Burgess said the county has both internal and outside experts regularly testing the system to identify and correct weaknesses.

The county is under further scrutiny for federal hardware it utilizes, such as the system integrating the fire department with the National Interagency Fire Center.

“These are subjected to review and audits by program inspectors and the investigator general and we have to date passed those audits,” Burgess said.

“That is not to say we haven’t been vulnerable,” Burgess conceded. “We’ve learned from experience.”

A few years ago someone managed to hack into the library system and change all the passwords, preventing residents from accessing their accounts. Information Technology (IT) discovered that not only the library system but several other systems were outside the county’s firewall, and moved them within the firewall.

“Security is a challenge in a democracy, because democracies want to be open and security wants to close things off,” Zaugg said. “For a county administrator or state officials it is a big challenge, because they don’t want to give away information that could facilitate attacks, but at the same time that might be the kind of information people want to ask, such as water sources and what kind of electrical generation mix they use. That also gives the attacker information about what types of facilities and equipment they might have.”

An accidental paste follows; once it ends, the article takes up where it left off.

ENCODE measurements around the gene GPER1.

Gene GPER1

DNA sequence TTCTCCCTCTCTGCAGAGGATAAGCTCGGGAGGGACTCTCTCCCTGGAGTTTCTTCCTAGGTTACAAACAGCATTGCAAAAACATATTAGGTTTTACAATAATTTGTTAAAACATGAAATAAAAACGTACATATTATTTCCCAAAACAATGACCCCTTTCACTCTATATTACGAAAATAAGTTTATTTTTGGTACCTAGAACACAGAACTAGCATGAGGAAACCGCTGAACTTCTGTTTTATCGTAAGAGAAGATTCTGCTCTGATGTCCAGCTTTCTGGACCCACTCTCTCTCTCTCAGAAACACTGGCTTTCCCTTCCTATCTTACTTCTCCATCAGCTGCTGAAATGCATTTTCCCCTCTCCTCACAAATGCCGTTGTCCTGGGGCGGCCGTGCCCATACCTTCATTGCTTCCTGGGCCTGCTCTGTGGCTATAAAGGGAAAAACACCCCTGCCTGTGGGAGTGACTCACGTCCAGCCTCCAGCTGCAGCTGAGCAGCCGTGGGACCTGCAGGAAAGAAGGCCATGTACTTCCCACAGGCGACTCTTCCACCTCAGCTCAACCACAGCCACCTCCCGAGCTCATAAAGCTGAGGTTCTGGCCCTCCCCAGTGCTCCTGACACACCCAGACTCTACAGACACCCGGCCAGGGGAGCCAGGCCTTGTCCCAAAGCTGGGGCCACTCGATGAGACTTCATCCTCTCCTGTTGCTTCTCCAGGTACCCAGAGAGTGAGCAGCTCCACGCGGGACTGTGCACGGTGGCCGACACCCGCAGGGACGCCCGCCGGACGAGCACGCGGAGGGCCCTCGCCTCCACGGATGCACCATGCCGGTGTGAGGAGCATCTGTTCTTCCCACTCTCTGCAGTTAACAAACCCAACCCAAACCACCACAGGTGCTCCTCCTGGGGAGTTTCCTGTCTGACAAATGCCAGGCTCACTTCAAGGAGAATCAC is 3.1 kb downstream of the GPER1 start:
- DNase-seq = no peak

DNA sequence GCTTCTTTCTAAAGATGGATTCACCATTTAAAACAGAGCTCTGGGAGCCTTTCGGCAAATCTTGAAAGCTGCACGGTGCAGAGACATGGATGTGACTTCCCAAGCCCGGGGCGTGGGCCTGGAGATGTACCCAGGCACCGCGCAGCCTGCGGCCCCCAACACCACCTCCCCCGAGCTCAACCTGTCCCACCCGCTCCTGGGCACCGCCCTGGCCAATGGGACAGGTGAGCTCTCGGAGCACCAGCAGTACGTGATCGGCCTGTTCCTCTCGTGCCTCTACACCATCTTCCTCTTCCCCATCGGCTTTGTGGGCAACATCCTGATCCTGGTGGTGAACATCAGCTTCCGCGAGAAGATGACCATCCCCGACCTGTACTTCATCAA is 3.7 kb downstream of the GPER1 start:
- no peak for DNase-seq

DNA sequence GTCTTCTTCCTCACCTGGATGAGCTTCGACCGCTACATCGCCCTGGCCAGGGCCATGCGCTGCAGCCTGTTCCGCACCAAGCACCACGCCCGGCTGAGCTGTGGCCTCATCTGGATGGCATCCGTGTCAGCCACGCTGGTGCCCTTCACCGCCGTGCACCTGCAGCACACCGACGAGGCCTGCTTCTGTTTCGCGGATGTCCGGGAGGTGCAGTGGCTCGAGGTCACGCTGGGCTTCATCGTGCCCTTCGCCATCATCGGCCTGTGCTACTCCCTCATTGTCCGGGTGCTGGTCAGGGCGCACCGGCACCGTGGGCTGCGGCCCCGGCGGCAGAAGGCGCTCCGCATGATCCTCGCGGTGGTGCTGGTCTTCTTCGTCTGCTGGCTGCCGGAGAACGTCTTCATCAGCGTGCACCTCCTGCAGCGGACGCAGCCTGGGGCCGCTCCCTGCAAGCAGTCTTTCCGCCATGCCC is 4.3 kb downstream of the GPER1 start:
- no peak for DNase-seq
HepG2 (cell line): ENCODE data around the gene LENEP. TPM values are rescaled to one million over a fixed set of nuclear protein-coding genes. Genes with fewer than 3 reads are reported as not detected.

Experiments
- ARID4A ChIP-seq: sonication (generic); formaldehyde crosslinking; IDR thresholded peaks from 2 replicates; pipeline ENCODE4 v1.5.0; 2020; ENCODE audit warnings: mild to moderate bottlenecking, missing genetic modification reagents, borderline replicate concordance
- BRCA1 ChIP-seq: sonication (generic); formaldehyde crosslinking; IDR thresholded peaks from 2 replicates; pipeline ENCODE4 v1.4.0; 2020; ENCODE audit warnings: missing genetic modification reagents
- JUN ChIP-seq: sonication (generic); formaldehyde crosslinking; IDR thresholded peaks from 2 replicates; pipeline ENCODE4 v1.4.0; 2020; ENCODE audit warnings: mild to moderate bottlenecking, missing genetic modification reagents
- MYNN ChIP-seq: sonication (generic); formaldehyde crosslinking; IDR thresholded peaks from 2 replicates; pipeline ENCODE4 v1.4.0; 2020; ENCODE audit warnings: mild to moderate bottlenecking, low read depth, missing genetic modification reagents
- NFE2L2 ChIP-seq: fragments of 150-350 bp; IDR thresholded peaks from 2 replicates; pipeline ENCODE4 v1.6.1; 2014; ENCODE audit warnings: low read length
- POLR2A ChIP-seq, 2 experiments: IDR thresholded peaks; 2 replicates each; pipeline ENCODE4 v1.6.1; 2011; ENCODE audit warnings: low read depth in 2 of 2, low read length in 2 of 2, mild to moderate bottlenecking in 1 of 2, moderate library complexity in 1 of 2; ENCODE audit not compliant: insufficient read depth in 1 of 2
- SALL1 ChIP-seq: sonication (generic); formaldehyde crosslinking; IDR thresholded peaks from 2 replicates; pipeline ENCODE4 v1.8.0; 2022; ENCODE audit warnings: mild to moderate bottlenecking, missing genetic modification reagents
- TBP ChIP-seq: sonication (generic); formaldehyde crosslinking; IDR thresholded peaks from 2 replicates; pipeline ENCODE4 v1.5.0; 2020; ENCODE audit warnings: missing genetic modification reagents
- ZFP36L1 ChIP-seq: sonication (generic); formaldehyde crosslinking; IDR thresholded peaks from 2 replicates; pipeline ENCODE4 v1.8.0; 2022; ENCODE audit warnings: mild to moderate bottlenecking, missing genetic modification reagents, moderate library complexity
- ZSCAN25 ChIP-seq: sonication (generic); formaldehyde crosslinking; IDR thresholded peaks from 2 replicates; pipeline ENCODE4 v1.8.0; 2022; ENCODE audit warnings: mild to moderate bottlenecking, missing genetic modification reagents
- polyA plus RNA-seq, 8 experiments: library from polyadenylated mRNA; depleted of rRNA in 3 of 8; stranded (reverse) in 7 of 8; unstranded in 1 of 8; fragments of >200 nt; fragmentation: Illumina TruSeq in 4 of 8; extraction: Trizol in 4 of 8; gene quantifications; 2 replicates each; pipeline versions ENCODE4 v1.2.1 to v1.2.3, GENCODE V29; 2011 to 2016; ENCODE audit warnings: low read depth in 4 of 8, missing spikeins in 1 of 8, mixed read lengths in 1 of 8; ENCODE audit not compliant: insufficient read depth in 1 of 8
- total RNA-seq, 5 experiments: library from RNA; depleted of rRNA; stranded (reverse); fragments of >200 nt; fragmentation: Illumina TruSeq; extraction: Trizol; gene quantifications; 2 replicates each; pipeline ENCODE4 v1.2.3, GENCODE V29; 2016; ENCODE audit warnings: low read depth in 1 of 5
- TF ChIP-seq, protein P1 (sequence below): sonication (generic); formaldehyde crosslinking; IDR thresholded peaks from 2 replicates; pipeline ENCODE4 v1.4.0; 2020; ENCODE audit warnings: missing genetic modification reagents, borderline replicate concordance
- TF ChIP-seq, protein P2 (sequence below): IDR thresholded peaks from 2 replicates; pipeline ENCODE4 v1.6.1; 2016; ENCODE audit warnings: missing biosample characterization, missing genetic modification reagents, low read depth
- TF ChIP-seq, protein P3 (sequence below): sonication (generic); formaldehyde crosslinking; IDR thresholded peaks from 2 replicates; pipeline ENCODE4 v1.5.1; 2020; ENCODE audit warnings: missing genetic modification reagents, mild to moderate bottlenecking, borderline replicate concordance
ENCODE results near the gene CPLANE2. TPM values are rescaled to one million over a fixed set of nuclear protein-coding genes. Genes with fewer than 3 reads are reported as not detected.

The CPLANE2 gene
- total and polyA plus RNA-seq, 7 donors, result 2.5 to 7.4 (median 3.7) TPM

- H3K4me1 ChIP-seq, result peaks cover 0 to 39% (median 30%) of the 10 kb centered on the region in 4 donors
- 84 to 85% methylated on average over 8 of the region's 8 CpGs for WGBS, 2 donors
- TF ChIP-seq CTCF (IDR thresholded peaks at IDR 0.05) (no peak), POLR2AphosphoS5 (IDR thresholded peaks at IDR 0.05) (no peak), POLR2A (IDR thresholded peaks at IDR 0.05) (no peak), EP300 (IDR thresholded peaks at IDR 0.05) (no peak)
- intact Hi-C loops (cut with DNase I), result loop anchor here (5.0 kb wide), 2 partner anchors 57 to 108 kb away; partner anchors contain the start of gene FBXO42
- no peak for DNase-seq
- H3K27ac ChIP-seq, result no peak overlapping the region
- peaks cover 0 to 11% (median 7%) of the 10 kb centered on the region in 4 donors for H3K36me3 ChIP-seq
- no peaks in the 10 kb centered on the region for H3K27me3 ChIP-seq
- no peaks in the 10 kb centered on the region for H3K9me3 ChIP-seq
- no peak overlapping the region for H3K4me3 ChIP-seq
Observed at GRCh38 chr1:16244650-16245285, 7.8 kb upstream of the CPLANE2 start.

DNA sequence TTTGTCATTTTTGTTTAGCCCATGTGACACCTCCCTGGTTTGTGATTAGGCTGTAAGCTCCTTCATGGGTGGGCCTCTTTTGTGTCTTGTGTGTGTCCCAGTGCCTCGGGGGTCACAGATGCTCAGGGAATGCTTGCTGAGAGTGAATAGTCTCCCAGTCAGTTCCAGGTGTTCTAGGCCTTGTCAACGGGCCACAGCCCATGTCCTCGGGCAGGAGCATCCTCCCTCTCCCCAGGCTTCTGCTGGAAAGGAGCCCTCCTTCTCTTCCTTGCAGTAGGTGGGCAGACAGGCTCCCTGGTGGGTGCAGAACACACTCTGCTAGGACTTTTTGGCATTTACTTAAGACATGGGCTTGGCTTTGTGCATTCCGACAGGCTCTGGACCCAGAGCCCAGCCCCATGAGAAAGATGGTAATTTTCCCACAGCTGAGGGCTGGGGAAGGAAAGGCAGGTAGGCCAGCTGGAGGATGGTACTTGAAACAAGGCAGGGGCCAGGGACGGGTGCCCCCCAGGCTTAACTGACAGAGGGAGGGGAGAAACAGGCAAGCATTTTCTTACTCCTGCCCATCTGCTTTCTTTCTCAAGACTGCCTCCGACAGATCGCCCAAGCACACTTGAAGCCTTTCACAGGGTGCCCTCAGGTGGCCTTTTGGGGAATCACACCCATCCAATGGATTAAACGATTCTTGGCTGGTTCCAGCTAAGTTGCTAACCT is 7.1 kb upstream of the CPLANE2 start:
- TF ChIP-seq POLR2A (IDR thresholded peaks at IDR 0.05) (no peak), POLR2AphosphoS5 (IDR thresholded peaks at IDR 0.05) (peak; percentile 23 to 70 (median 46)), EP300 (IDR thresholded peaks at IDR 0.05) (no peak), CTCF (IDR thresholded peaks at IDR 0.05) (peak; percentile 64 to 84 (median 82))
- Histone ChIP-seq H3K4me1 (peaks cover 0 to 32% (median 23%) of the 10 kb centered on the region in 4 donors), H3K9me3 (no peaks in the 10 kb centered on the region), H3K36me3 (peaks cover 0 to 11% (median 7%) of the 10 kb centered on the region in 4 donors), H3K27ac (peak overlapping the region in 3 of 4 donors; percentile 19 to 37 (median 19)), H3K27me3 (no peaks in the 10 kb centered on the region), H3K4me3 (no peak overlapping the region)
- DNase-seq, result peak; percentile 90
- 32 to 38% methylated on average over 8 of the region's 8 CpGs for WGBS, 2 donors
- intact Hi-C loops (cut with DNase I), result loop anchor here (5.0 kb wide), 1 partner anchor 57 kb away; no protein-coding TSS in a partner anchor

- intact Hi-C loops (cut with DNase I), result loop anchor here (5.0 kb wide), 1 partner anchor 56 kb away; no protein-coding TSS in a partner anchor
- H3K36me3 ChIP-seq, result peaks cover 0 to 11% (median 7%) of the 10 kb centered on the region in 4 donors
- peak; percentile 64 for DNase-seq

Department of Public Utilities staff believes our system is fairly secure. DPU is regulated by the Western Energy Coordinating Council, which also places it under the jurisdiction of the North American Electric Reliability Coordination and the Federal Energy Regulatory Commission.

Those agencies required energy companies to tighten security protocols after the Stuxnet virus was discovered in 2010.

The computer worm spread indiscriminately, but had highly specialized malware designed to attack Siemens industrial software and equipment, including the supervisory control and data acquisition system.